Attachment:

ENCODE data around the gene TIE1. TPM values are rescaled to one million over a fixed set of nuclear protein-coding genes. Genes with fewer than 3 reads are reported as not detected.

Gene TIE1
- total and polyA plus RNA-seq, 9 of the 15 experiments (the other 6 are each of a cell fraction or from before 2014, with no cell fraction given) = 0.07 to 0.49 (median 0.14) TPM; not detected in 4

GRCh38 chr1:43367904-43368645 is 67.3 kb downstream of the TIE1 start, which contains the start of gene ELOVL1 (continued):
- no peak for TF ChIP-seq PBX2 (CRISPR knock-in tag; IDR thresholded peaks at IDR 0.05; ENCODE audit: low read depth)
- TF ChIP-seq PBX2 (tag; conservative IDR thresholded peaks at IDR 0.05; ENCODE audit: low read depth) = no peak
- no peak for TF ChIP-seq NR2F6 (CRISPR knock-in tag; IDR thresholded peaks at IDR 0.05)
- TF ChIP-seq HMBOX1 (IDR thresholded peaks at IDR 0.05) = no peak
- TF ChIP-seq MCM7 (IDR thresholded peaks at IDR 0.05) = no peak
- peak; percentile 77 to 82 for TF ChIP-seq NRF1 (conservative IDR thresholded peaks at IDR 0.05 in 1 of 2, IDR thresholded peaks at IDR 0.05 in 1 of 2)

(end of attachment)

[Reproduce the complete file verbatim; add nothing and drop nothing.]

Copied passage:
ENCODE data around the gene TIE1. TPM values are rescaled to one million over a fixed set of nuclear protein-coding genes. Genes with fewer than 3 reads are reported as not detected.

Gene TIE1
- total and polyA plus RNA-seq, 9 of the 15 experiments (the other 6 are each of a cell fraction or from before 2014, with no cell fraction given) = 0.07 to 0.49 (median 0.14) TPM; not detected in 4

GRCh38 chr1:43367904-43368645 is 67.3 kb downstream of the TIE1 start, which contains the start of gene ELOVL1 (continued):
- no peak for TF ChIP-seq PBX2 (CRISPR knock-in tag; IDR thresholded peaks at IDR 0.05; ENCODE audit: low read depth)
- TF ChIP-seq PBX2 (tag; conservative IDR thresholded peaks at IDR 0.05; ENCODE audit: low read depth) = no peak
- no peak for TF ChIP-seq NR2F6 (CRISPR knock-in tag; IDR thresholded peaks at IDR 0.05)
- TF ChIP-seq HMBOX1 (IDR thresholded peaks at IDR 0.05) = no peak
- TF ChIP-seq MCM7 (IDR thresholded peaks at IDR 0.05) = no peak
- peak; percentile 77 to 82 for TF ChIP-seq NRF1 (conservative IDR thresholded peaks at IDR 0.05 in 1 of 2, IDR thresholded peaks at IDR 0.05 in 1 of 2)